Benign Familial Neutropenia

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Benign Familial Neutropenia

  • Benign – Won’t kill you,
  • Familial – Appearing in individuals by heredity,
  • Neutropenia – Low Neutrophil count

Neutropenia is a blood disorder where an individual has a lower than normal number of neutrophils circulating in their blood. An individual affected by this disease is more susceptible to various types of infections, which can become life-threatening.

Benign Familia Neutropenia is an autosomal dominant genetic disorder which means an individual only needs one copy of the mutant gene to have the disorder. There are three classifications for the disorder based on an Absolute Neutrophil Count. An individual without this disorder will show an ANC above 1500, while someone diagnose with BFN will fit 1 of the 3 classifications:

  • Mild: 1000<1500 ANC – Low risk of infection,
  • Chronic: 500<1000 ANC – At risk for chronic infection,
  • Severe: <500 ANC – Very high risk of infection,

Chromosome location


The location of the gene for BFN is believed to be located at 16q22, being a somewhat rare genetic disease there hasn’t been a big push to research this. An extensive two year testing trial into BFN was completed in 2006 by the Department of Pathology and Department of Medicine at Rhode Island Hospital/Brown Medical School, Rhode Island Laboratory of Cytogenetics, and Quest Diagnostics Nichols Institute in which all patients tested for the disease showed abnormalities at this site.

Characteristics of the Disease


Though there are several types of Neutropenia the symptoms most commonly associated with all types are persistent infections, sore throat, fever, and enhanced swelling around wounds. Unlike individuals with normal neutorphil counts, BFN and the other various types for Neutropenia can be hard to detect due to the fact that individuals with Neutropenia often don’t have pus formations from infections. This is due to the fact that they have a very low number of neutorphils circulating in their blood. Therefore BFN can go undetected in many patients and is usually not found until a severe infection has set in and a WBC is performed. 760px-Neutropenia.jpg

  • WBC test showing RBC’s and Platelets but no WBC

Treatment or Management of the Condition


The disease itself is often not fatal. Like AIDS and Leukemia, having severe BFN isn’t what proves to be fatal but the multitude of infections an individual goes though and the inability of the immune system to suppress and clear the infection is often what leads to the mortality of the disease. There are currently two experimental drugs used to help treat patients with BFN; they are Neupogen and Neulasta and they cost on average around $4,000 per month for the injections. Both drugs are known as GCSF’s (Granulocyte Colony-Stimulating Factor), the difference between the two is that Neulasta (C845H1343N223O243S9 + PEG) has a polyethylene glycol molecule added to one end to increase it’s size so that it circulates in the body for a longer period of time (apprx. 18 – 80 hrs.) compared to Neupogen’s 4 to 6 hrs. These drugs are used to stimulate the bone marrow to increase the number of neutrophils circulating in the blood.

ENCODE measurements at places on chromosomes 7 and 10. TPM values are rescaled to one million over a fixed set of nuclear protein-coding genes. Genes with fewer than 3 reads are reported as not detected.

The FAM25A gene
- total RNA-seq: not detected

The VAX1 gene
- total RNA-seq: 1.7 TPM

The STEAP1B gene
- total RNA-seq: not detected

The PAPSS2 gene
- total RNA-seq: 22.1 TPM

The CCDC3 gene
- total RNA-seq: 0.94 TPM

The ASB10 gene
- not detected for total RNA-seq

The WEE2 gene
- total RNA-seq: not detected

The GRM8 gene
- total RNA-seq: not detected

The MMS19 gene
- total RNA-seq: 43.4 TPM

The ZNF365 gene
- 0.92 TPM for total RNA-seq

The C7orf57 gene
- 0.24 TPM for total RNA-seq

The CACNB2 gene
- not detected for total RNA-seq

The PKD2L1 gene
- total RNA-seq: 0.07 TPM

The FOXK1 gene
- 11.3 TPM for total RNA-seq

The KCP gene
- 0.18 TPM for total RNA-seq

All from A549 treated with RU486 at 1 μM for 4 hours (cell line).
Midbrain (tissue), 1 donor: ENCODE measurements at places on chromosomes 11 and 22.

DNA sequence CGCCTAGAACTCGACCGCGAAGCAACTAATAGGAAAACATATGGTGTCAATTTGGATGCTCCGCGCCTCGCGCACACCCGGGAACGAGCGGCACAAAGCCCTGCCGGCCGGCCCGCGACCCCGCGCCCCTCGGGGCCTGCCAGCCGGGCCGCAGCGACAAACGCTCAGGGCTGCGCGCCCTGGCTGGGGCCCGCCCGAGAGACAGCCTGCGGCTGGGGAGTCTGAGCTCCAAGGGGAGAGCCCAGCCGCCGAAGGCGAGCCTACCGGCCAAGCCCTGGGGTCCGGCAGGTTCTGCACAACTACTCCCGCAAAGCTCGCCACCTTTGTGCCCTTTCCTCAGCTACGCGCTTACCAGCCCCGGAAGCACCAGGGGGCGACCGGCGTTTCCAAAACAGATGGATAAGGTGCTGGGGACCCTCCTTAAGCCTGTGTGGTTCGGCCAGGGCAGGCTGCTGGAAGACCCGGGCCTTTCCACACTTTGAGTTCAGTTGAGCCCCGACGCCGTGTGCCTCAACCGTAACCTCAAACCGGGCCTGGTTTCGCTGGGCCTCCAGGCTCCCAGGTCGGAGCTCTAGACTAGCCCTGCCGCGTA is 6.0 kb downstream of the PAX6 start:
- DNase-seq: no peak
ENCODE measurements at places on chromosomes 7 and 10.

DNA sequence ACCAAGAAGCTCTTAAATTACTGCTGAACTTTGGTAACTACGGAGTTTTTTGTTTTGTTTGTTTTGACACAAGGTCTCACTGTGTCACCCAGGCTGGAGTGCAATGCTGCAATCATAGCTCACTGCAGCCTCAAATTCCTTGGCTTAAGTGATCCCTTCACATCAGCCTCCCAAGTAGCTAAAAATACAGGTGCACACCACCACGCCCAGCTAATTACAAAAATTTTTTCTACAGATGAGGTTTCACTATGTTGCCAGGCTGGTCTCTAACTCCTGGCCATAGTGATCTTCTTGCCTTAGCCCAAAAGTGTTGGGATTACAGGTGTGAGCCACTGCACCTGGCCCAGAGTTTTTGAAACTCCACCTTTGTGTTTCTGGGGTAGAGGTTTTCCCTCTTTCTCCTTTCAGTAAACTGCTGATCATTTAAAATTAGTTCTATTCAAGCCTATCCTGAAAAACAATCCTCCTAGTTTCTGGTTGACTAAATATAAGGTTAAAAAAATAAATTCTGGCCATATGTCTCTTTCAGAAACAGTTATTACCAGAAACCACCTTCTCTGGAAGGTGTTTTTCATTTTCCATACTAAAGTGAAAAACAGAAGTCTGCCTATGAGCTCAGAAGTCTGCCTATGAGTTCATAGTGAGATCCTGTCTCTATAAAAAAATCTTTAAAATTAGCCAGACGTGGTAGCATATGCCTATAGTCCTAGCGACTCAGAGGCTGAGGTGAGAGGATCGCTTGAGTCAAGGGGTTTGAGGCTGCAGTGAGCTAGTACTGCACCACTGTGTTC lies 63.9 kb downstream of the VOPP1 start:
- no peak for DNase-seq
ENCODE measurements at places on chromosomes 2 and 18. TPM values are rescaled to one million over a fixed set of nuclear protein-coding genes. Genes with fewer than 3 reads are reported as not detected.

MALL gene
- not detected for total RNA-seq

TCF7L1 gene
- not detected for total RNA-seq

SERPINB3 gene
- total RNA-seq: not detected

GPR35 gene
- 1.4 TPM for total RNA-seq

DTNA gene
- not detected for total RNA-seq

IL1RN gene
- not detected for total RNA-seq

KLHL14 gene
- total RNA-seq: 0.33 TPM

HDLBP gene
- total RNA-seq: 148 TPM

• Drug Risk! - In some patients Neupogen and Neulasta has caused the spleen to enlarge and in some cases even rupture (This can cause death!). ARDS (Acute respiratory Distress Syndrome) has also been reported in patients as well as bone pain.

Molecular Genetics

In the case study from 2004 – 2006 when the DNA was mapped from a bone marrow biopsy they found that there was a deletion (del16q22) at 16q22. They also found a rare fragile site (fra16q22) that was passed on genetically from parent to child that was expressed phenotypically and cytogenetically. Deletion16q22.jpg Fragile Site16q22.jpg Blown up karyotype.jpg


Genetic Testing

Testing is available for the disease, the test usually performed to check for neutopenia are Blood counts to check for normal levels of WBC and bone marrow biopsy. Both test are accurate in diagnosing whether or not a patient has neutropenia.


Other relevant information

Blood & Bone Marrow.jpg Blood Counts.jpg Blood Study.jpg


References

  • 1) Bernini JC. Diagnosis and management of chronic neutropenia

during childhood. Pediatr Clin North Am 1996;43:773–792.

  • 2) Cutting HO, Lang JE. Familial benign chronic neutropenia.

Blood 1964;61:876–887.

  • 3) Holmes JA, Thompson PW. Expression of fra(10)(q25) in peripheral

blood and bone marrow in familial neutropenia. J Med Genet 1988;25:238–242.

  • 4) Denarier MC. The phagocyte system and disorders of granulopoiesis

and granulocyte function. In: Nathan DG, Orkin SH, Ginsburg D, Look AT, editors. Nathan and Oski’s hematology of infancy and childhood. 6th edition. Philadelphia: Saunders; 2003. p 923–1005.

Lewis Glasser, Aurelia Meloni-Ehrig, Plakyil Joseph, and Jennifer Mendiola; American Journal of Hematology 81:262–270 (2006)

neutropenia in Yemenite Jews. Observations on eleven families. Bull Res Counc Isr Sect E Exp Med 1961;9E:24–28.

  • 11) Shaper AG, Lewis P. Genetic neutropenia in people of African

origin. Lancet 1971;2:1021–1023.

  • 12) Mintz U, Sachs L. Normal granulocyte colony-forming cells in

the bone marrow of Yemenite Jews with genetic neutropenia. Blood 1973;41:745–751.



http://ghr.nlm.nih.gov/condition/pompe-disease Return to Genetic_Disease_Spring 2011 home page.

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